Entertaining

One of the most challenging things about entertaining guests is knowing what to serve them. There is a tendency to try and be all things to all people, and make too much of everything. This ends up wasting time, money and food.

The most important decision to make when entertaining is this: what type of evening are you planning? If it is a sit down dinner, the menu will be different than if it is a cocktail party, where guests will likely carry around a small plate of eats while chatting with the other guests.

The cocktail-style party is the easiest to plan, but can be the most challenging to prepare for. The food is typically a selection of appetizers and finger foods. Most of us have one or two signature dishes of this type…those dishes that we have perfected, that we take to all the potlucks, and we are known for them. Don’t make them all for the same event. Plan a menu around one of them. If you decide to make your Mexican-style appetizer that everyone just loves, plan a Mexican menu. Or plan your menu theme around a holiday. Whatever theme you use, limit what you serve to how much food you will need-a party can be successful without cooking everything including the kitchen sink.

One rule of thumb is to assume that every guest will have three of any given appetizer. Three cocktail meatballs, three truffles, three buffalo wings. Determine the approximate number of guests, then multiply accordingly to determine how much of each dish to prepare. I always plan for 2-3 extra guests in my computations. Things tend to average out nicely.

Another important rule is to serve a variety of foods. A few guests will likely prefer vegetarian dishes, others will seek dishes without cheese. Still others will head straight to the veggie platter. Planning a party with 12 total attendees, I might make six appetizers; two meat based, two dips (only one with cheese), one veggie/fruit tray, one dessert). It might seem like a small spread, but people will eat what they are served, and by the time the drinks go on the buffet table, and all the plates and napkins, and what the heck, throw in a few bowls of mixed nuts, your table will be rich and full, and no one will leave hungry.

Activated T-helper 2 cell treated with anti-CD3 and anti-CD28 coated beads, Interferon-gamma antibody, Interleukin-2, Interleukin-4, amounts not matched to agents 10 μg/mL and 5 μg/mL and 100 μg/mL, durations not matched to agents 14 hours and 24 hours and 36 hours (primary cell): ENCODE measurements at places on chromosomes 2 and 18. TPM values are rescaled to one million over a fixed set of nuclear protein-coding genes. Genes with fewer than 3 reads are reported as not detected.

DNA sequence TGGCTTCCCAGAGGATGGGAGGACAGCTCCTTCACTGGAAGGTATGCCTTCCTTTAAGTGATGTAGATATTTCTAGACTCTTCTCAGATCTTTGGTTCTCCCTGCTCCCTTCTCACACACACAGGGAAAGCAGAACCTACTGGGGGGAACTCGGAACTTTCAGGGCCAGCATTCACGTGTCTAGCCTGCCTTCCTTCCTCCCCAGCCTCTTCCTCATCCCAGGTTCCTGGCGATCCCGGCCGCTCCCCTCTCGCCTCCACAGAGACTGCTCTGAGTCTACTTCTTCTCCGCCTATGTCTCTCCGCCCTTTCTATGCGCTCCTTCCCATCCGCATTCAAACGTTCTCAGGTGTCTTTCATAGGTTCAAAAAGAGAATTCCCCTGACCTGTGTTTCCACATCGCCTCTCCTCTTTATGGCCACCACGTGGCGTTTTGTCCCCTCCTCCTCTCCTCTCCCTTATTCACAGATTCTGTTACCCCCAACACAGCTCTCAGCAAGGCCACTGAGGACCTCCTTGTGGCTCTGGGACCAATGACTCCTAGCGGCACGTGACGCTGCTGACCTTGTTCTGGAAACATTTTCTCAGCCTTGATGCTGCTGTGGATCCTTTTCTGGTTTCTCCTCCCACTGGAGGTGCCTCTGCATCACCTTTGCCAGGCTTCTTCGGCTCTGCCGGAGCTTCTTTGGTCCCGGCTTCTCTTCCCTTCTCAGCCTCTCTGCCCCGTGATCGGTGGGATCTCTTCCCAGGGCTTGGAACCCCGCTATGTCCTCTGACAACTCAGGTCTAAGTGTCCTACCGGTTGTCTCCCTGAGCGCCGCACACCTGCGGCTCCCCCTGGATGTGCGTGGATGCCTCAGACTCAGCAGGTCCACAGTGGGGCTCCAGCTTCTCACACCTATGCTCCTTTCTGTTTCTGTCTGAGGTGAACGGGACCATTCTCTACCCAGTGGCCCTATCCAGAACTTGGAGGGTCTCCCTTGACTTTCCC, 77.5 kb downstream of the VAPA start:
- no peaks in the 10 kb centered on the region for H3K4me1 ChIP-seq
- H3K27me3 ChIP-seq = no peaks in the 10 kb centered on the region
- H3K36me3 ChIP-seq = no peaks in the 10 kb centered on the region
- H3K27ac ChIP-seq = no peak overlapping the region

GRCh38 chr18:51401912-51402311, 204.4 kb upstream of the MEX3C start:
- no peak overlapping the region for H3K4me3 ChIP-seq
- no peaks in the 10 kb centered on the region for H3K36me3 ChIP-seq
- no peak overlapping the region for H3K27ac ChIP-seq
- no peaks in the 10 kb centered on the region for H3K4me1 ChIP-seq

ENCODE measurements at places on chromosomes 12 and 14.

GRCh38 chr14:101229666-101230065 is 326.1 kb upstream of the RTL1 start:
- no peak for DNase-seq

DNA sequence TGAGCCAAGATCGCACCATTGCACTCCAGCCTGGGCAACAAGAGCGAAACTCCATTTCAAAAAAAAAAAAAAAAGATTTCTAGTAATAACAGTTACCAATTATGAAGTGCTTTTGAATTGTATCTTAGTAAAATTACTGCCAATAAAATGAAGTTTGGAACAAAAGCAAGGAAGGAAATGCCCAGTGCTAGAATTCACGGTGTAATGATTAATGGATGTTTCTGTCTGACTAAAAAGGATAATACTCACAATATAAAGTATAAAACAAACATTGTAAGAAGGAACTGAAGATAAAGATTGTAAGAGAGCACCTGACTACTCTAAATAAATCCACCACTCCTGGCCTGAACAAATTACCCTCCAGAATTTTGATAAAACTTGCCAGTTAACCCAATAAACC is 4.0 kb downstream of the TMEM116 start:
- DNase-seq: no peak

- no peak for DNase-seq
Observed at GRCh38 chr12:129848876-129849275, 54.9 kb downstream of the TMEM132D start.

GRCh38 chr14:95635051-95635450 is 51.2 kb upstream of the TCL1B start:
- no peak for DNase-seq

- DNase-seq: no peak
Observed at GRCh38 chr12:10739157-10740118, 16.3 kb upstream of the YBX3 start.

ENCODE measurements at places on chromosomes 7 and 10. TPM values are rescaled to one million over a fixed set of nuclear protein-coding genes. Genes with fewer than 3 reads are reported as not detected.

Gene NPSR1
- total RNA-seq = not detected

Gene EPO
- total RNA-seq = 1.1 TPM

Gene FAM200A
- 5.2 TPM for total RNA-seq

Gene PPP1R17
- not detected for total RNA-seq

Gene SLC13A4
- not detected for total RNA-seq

A final bit of advice is this: if you are planning on serving a dish (or dishes) that you have never prepared before, do a trial run before the party. Most of us tend to fine tune recipes to suit our tastes, and reading a recipe in a magazine or online is a far cry from actually knowing how it tastes, or how well it stands up to the other dishes you will be serving. Take the time to fix it once for your family, and make adjustments to personalize it for your party. No one wants to be your test kitchen, and you don’t want to serve something you feel you need to apologize for.